One day about a year ago I was in the locker room of the Seminole Golf Club in West Palm Beach, just before starting an afternoon round. As I was tying my golf shoes, Bill Cur-ran of Detroit, our Associate Advertising Manager, came up to me, showing considerable enthusiasm. "Ben Hogan," said Bill, a longtime Hogan acquaintance, "would like to see you about an idea he's got. He's out on the practice green now."
Bill and I were enjoying a vacation. Hogan wasn't. He was in Palm Beach for the Seminole Pro-Amateur Tournament, the traditional Hogan tune-up for the Masters and, when I joined him, he was sharpening his putting. He interrupted the tremendous concentration which he brings to golf, whether practicing or playing, and characteristically came right to the point. "I've finally got the fundamentals of the golf swing worked out so clearly in my own mind," he said, "that I'm certain any reasonably coordinated golfer who applies them can shoot in the 70s."
To me, a resolutely hopeful mid-80s golfer, reasonably coordinated—that afternoon, for instance, I was really hot and came in with an 84—this would have been an arresting thought coming from almost anyone. Coming from Hogan, whom no one ever charged with overstatement, it sounded like an invitation to the Promised Land.
Hogan wondered if SPORTS ILLUSTRATED would like to work with him preparing a series of articles explaining his ideas. SPORTS ILLUSTRATED was the magazine he thought could do the series best, he went on to say, not only because in his judgment Herbert Warren Wind was the clearest and most authoritative writer on golf he knew but because he had also been greatly impressed with the ability of Anthony Ravielli, as revealed in TIPS FROM THE TOP, to illustrate the frequently intricate points he would be making.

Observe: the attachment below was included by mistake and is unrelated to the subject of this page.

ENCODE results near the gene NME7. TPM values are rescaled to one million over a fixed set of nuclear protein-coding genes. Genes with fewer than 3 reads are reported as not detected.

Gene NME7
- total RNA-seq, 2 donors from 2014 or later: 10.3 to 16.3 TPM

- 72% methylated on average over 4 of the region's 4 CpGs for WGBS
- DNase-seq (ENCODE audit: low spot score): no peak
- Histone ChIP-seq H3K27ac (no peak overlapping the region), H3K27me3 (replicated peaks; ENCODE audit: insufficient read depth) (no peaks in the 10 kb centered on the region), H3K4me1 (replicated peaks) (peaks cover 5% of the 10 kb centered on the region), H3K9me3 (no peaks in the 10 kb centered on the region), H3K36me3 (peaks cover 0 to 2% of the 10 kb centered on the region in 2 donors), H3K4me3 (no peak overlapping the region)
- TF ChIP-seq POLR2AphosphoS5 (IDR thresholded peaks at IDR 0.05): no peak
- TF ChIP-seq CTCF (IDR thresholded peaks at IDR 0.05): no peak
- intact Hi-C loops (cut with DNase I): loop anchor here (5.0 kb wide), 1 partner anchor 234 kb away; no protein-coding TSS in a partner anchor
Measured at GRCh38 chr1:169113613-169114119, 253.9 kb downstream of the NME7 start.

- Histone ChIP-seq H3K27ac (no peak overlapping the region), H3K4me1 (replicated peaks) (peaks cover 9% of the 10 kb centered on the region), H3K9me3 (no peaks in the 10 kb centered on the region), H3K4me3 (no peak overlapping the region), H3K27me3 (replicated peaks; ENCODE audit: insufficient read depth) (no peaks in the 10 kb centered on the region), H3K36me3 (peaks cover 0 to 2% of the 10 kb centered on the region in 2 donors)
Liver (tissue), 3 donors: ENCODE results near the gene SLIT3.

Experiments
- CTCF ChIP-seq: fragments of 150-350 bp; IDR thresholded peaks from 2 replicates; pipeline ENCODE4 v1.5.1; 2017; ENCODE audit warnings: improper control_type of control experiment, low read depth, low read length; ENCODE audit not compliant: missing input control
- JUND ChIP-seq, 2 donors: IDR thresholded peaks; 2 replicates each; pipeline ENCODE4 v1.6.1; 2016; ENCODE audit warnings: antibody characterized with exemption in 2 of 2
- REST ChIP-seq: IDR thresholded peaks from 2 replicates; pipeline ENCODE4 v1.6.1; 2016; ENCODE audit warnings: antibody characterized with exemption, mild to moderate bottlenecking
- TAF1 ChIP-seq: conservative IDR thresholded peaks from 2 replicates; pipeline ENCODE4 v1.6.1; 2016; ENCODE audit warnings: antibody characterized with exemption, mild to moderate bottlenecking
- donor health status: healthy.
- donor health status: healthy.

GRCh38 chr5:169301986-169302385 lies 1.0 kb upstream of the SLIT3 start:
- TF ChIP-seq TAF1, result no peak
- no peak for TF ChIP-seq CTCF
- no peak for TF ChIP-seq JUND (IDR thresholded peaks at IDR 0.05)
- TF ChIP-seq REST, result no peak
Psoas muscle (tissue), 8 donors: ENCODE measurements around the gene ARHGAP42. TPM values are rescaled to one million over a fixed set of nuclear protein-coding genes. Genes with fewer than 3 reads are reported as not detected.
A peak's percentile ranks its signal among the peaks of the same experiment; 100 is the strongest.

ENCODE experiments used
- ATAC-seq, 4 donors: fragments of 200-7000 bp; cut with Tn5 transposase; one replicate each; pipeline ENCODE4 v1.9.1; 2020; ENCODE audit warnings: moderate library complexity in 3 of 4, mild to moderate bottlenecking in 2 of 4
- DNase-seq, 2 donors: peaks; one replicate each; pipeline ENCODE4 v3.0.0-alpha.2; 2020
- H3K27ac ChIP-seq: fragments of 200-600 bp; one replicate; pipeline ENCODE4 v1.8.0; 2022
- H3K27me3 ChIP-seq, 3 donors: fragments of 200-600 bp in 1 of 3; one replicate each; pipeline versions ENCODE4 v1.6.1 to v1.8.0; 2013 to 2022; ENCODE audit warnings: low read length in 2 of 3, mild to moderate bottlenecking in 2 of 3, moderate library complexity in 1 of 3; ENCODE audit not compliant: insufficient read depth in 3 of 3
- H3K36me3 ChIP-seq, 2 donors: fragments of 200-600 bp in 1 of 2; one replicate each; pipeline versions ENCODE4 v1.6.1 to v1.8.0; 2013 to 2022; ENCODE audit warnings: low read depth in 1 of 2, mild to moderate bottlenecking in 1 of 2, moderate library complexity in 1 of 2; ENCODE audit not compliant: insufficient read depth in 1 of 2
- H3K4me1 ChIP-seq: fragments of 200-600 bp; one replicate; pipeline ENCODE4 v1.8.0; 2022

March 4, 1957
Shortly after this, Ravielli and Wind met with Hogan at Fort Worth. Their collaboration continued steadily for 10 months. Next week SPORTS ILLUSTRATED publishes the first of the five parts of the final achievement, The Modern Fundamentals of Golf. In it Hogan repeats in writing what sounded so exciting to me that day at Seminole:
"Up to a considerable point, as I see it, there's nothing difficult about golf, nothing. I see no reason, truly, why the average golfer, if he goes about it intelligently, shouldn't play in the 70s—and I mean by playing the type of shots a fine player plays."
And that's where Hogan starts explaining, to the 97% of us five million golfers who don't exactly do that yet, how to do exactly that.